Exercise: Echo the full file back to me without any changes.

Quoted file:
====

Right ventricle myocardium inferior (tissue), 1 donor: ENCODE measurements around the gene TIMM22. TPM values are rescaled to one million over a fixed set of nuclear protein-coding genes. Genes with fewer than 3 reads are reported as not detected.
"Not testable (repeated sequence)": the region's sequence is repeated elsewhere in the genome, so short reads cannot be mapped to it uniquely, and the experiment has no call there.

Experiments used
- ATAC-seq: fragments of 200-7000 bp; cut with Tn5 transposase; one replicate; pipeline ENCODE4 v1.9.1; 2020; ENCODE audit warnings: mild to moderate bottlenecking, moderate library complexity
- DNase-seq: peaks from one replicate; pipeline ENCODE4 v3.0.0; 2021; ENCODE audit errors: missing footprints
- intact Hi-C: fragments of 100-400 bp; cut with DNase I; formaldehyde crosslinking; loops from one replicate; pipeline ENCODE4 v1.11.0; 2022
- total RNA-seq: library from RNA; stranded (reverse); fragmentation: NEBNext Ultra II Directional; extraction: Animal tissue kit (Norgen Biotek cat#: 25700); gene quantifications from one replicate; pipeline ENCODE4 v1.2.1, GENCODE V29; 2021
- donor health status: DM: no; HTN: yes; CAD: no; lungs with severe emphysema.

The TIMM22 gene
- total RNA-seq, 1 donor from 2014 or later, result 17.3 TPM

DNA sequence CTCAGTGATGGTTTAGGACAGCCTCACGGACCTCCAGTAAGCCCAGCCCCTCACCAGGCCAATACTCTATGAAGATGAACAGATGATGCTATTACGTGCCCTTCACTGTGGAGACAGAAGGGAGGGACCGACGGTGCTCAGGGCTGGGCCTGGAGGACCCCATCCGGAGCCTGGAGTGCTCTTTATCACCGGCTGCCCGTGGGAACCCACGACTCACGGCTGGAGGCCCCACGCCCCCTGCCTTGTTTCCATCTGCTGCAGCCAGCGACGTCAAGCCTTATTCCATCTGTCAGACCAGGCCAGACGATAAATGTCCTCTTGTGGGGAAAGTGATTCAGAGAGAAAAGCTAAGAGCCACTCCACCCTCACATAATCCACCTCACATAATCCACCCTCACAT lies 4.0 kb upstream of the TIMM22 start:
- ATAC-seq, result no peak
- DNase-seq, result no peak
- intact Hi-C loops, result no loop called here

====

Right ventricle myocardium inferior (tissue), 1 donor: ENCODE measurements around the gene TIMM22. TPM values are rescaled to one million over a fixed set of nuclear protein-coding genes. Genes with fewer than 3 reads are reported as not detected.
"Not testable (repeated sequence)": the region's sequence is repeated elsewhere in the genome, so short reads cannot be mapped to it uniquely, and the experiment has no call there.

Experiments used
- ATAC-seq: fragments of 200-7000 bp; cut with Tn5 transposase; one replicate; pipeline ENCODE4 v1.9.1; 2020; ENCODE audit warnings: mild to moderate bottlenecking, moderate library complexity
- DNase-seq: peaks from one replicate; pipeline ENCODE4 v3.0.0; 2021; ENCODE audit errors: missing footprints
- intact Hi-C: fragments of 100-400 bp; cut with DNase I; formaldehyde crosslinking; loops from one replicate; pipeline ENCODE4 v1.11.0; 2022
- total RNA-seq: library from RNA; stranded (reverse); fragmentation: NEBNext Ultra II Directional; extraction: Animal tissue kit (Norgen Biotek cat#: 25700); gene quantifications from one replicate; pipeline ENCODE4 v1.2.1, GENCODE V29; 2021
- donor health status: DM: no; HTN: yes; CAD: no; lungs with severe emphysema.

The TIMM22 gene
- total RNA-seq, 1 donor from 2014 or later, result 17.3 TPM

DNA sequence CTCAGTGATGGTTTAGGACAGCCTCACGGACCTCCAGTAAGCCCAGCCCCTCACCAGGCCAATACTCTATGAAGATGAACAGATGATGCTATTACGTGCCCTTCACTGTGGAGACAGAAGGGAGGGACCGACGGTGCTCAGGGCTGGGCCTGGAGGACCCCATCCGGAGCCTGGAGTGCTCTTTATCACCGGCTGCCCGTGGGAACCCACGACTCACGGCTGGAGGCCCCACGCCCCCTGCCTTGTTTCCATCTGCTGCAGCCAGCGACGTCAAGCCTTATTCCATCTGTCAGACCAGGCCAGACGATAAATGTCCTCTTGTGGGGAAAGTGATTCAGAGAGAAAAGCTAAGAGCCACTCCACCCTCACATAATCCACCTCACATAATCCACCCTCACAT lies 4.0 kb upstream of the TIMM22 start:
- ATAC-seq, result no peak
- DNase-seq, result no peak
- intact Hi-C loops, result no loop called here